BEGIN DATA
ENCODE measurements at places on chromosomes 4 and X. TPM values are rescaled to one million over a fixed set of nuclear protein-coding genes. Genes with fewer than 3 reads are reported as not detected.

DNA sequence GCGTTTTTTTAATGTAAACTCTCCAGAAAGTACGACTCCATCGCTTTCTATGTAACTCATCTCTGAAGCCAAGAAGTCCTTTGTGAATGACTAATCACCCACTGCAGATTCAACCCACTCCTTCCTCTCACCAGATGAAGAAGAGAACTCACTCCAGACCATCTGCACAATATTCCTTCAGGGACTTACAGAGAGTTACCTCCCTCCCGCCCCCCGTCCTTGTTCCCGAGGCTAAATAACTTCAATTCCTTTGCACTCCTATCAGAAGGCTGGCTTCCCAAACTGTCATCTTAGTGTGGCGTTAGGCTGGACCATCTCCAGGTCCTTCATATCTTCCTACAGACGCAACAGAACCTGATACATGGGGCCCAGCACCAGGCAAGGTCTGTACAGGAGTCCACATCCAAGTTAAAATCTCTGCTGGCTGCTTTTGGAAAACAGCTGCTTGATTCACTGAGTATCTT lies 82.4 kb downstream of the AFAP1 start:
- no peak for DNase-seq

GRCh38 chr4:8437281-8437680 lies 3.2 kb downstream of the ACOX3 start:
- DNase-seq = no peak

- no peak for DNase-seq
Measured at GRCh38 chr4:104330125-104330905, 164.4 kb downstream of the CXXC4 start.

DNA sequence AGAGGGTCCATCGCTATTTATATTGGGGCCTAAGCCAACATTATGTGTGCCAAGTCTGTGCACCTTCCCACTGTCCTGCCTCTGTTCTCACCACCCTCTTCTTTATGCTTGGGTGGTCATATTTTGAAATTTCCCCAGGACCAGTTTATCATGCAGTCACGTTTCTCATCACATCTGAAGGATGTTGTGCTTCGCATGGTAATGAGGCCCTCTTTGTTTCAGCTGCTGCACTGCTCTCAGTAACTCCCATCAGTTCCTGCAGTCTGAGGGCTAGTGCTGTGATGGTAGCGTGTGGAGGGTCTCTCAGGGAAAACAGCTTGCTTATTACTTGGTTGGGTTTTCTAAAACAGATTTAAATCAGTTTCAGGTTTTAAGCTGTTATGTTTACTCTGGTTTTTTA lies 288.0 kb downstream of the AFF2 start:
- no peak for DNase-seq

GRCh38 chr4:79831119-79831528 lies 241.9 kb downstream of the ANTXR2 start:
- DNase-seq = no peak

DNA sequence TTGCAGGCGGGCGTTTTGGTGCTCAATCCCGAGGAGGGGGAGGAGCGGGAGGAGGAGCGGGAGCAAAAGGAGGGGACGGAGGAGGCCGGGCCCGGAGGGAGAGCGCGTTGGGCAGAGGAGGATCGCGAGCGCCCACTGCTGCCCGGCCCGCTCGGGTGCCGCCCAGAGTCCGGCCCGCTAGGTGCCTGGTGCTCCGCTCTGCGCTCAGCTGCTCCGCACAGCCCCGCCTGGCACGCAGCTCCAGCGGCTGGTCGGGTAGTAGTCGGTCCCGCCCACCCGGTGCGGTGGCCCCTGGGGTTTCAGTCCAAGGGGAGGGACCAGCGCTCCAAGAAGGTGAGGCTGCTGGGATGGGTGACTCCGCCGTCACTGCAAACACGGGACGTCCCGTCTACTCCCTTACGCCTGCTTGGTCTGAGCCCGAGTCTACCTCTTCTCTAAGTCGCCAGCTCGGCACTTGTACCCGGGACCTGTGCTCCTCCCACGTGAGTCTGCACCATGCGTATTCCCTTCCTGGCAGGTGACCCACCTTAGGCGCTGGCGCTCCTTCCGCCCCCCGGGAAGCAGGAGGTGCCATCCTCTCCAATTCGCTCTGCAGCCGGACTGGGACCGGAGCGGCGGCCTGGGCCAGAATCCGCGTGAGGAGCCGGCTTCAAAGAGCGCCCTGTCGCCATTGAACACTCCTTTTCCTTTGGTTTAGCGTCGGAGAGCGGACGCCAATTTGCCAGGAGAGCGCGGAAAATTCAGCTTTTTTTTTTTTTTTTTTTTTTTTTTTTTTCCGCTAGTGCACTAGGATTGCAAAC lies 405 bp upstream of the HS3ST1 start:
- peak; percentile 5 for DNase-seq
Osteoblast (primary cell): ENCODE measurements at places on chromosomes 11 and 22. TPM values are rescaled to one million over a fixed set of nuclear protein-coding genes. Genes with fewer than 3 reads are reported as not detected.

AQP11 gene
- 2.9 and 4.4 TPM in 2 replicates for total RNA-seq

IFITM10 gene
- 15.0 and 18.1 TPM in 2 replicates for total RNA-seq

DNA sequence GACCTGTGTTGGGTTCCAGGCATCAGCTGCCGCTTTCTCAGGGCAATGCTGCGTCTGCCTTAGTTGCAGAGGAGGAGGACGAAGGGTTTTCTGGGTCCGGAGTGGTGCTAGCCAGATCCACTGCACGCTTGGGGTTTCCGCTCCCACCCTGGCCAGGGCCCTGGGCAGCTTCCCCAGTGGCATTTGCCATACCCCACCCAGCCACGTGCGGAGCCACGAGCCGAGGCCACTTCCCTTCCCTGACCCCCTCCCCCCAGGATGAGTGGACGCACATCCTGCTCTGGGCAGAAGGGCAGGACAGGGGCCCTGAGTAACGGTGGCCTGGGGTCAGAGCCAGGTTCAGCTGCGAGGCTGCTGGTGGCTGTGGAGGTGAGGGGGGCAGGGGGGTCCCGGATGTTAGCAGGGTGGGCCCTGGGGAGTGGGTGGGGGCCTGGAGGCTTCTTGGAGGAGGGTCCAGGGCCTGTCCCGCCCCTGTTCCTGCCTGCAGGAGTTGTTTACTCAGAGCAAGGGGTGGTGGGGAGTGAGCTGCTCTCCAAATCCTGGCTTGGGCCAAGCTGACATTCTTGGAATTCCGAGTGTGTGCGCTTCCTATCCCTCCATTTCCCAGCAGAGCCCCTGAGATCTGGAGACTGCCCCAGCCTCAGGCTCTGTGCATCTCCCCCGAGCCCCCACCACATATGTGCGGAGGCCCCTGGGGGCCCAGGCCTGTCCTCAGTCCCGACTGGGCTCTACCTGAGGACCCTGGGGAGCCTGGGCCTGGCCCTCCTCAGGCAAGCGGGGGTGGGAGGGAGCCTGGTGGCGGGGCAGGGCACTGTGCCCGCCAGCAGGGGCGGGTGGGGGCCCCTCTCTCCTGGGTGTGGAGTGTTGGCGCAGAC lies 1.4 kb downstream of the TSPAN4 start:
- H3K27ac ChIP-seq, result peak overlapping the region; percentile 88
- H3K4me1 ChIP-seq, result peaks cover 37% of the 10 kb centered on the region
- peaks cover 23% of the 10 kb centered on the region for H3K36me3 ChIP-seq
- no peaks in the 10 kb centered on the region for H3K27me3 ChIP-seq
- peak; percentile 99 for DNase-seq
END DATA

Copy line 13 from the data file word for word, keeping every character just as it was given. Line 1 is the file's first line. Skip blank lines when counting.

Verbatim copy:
- peak; percentile 5 for DNase-seq